Fairfax County continues on a roll
- November 29, 2010
Fresh from signing a $3.8 billion deal this summer with the Bethesda, Md.-based National Geospatial-Intelligence Agency (NGA), Loudoun County-based GeoEye needed more room to grow. Staying close to this big client was important, but the company also needed to stick close to its 550 highly trained employees and to stay in an area where it could easily find new hires.
So it signed a deal to lease office space in Herndon in neighboring Fairfax County and will move early next year. That is about the time that the NGA will begin moving from Bethesda to a new building at Fort Belvoir in Fairfax. Helping to seal the deal for GeoEye was a package of state tax credits and other incentives worth about $200,000. Fairfax matched the state contribution with a study of road improvements in the Herndon area.
GeoEye’s 10-year deal with the NGA will require a bigger staff, and executives say they’re in the right place. “Northern Virginia’s got a very educated labor pool,” says Randy Sherago, GeoEye’s vice president for investor relations. The company provides satellite images to a variety of buyers, including national security interests and private-sector markets. “There’s a lot of people there in the aerospace defense industries, and there’s a lot of satellite companies based there. You want to be close to your employee base,” Sherago says.
The GeoEye move isn’t the biggest gain Fairfax has made in recent years, but it does show how the rich can get richer. This county — which routinely lands at or near the top of the wealthiest localities in the nation in per-capita income — is coming out of the recession without having really experienced it. Its unemployment rate remains very low, at 4.6 percent in September, compared with 6.5 percent statewide and 9.2 percent in the U.S. Fairfax also has 22 of the top 100 technology companies in the region, according to a recent listing by Washington Technology magazine, and it is home to eight companies on the Fortune 500 list. Plus, Inc. magazine’s September list of the 500 fastest-growing companies in the U.S. included 24 in Fairfax, up from 16 last year.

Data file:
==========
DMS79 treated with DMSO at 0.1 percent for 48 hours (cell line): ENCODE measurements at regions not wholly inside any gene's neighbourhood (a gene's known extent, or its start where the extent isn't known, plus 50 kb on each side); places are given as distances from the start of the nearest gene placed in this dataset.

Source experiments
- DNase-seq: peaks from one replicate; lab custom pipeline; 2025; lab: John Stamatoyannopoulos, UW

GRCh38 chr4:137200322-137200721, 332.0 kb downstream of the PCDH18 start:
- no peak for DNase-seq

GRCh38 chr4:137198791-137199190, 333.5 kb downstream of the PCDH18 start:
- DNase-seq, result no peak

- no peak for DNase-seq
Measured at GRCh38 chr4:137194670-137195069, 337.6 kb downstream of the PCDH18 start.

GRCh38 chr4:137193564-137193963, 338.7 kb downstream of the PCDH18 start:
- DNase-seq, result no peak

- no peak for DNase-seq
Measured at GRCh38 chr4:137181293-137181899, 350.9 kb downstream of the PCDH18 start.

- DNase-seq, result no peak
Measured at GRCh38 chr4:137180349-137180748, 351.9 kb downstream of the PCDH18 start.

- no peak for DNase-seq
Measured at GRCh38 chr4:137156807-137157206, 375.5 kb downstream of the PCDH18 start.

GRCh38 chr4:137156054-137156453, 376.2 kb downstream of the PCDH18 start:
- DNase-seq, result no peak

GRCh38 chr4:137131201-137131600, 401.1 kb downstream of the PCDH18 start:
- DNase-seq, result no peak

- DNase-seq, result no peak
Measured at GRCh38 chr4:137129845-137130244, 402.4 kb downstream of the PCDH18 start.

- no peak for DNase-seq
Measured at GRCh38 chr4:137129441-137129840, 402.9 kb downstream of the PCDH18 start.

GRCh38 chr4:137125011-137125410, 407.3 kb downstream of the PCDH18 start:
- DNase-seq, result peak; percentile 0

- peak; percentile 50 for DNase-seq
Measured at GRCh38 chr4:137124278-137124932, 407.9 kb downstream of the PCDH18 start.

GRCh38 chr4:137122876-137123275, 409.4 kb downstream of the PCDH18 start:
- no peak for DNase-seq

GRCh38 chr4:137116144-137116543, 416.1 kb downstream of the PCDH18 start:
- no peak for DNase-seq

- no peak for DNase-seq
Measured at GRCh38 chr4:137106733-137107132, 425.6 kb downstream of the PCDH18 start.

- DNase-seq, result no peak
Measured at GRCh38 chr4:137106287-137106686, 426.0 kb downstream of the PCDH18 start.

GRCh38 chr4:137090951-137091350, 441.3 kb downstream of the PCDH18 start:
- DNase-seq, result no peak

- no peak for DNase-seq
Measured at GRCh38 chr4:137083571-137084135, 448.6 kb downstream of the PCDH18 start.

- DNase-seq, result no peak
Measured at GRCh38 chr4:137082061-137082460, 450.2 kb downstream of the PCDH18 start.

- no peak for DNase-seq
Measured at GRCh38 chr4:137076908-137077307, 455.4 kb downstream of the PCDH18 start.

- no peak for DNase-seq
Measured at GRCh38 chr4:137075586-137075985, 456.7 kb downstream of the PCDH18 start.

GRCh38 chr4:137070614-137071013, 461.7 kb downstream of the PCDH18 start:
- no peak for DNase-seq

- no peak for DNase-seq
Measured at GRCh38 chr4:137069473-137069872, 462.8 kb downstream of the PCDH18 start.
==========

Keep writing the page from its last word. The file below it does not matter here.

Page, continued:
Of course, a lot of the county’s economy leans on the presence of the federal government. Centreville-based Golden Key Group, for example, handles human-resource duties for scores of federal agencies and contractors. (It’s one of the companies on the Inc. list.) Robert Brewer, the company’s vice president for operations, says federal agencies increasingly have been outsourcing their HR tasks for several years. And now, the Base Realignment and Closure Commission’s decisions to move thousands of federal workers (including the National Geospatial-Intelligence Agency) to Fort Belvoir and other locations around the country by next September is creating even more demand for its expertise. “They’ve got to figure out how to move those people, and we’ve got folks who can help them figure that out,” he says.